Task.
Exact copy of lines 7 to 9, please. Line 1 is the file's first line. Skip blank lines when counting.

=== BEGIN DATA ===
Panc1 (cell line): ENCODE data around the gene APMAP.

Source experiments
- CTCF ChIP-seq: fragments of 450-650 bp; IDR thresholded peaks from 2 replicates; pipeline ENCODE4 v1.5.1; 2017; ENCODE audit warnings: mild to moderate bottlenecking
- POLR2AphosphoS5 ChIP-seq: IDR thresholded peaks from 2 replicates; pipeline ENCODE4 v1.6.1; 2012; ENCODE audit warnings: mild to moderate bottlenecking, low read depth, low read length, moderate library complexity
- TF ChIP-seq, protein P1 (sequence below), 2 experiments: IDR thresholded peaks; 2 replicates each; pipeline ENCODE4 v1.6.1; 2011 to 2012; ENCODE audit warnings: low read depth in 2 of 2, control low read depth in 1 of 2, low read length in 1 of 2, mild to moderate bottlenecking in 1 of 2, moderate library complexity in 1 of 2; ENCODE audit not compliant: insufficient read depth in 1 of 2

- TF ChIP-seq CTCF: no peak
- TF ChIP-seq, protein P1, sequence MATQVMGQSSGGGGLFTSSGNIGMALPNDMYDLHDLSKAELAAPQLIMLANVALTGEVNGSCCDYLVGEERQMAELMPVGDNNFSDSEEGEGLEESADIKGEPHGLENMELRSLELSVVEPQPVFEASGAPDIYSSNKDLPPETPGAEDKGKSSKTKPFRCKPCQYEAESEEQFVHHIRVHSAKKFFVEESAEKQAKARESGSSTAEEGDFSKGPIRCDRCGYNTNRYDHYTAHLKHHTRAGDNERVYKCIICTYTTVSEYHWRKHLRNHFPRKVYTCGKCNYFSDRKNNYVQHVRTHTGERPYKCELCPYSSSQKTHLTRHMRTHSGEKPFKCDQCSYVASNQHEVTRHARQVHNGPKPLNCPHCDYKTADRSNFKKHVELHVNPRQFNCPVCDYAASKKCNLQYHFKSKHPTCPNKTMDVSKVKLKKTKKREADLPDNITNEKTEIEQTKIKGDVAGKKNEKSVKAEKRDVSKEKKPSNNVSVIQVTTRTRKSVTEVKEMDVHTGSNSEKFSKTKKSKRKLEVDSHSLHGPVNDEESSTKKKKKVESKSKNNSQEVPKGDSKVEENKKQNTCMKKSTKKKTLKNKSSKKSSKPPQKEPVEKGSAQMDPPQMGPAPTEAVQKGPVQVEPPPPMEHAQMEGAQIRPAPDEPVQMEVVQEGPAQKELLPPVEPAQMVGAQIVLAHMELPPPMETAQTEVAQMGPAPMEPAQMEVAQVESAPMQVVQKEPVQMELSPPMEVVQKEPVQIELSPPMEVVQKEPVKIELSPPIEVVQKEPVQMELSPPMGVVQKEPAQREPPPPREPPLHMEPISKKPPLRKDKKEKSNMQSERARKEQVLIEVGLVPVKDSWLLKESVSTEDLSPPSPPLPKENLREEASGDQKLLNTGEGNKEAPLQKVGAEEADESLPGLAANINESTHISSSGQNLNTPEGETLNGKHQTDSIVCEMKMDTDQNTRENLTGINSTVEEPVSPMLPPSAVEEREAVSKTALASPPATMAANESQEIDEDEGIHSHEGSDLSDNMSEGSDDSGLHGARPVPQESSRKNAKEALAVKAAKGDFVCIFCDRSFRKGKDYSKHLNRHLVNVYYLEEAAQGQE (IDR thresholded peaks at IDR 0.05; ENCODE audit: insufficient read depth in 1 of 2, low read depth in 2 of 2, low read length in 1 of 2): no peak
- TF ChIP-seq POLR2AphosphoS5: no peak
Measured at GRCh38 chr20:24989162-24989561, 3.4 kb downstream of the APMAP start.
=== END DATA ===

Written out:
- TF ChIP-seq, protein P1, sequence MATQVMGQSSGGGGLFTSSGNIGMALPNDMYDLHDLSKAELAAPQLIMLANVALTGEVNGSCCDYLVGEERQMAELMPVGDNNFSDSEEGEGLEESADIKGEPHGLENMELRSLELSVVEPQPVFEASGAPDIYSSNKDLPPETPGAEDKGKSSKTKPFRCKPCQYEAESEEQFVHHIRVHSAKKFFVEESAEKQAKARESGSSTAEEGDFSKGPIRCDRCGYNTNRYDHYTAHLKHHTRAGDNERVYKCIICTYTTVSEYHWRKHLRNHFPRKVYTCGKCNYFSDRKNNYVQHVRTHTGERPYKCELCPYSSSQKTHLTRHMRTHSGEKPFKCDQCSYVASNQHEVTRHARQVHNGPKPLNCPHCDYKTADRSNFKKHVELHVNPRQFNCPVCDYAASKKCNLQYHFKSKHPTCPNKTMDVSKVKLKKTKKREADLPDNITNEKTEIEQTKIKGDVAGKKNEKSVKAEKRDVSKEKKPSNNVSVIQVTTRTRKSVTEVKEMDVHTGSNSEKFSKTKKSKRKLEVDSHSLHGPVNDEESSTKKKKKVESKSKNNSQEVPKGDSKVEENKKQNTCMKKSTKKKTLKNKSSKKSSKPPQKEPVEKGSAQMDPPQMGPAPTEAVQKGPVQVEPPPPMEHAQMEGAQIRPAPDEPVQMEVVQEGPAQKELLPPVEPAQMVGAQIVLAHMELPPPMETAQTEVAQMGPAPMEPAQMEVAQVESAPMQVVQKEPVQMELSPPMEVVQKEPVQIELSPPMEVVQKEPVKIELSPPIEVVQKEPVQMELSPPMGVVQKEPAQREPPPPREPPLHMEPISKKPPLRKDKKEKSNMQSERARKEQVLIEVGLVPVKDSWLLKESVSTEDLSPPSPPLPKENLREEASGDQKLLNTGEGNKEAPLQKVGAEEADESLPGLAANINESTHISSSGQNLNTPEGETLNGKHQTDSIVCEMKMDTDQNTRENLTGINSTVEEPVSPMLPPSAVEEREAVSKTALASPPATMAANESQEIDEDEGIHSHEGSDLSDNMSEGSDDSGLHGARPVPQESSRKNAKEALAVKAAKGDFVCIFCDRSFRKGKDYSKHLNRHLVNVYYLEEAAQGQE (IDR thresholded peaks at IDR 0.05; ENCODE audit: insufficient read depth in 1 of 2, low read depth in 2 of 2, low read length in 1 of 2): no peak
- TF ChIP-seq POLR2AphosphoS5: no peak
Measured at GRCh38 chr20:24989162-24989561, 3.4 kb downstream of the APMAP start.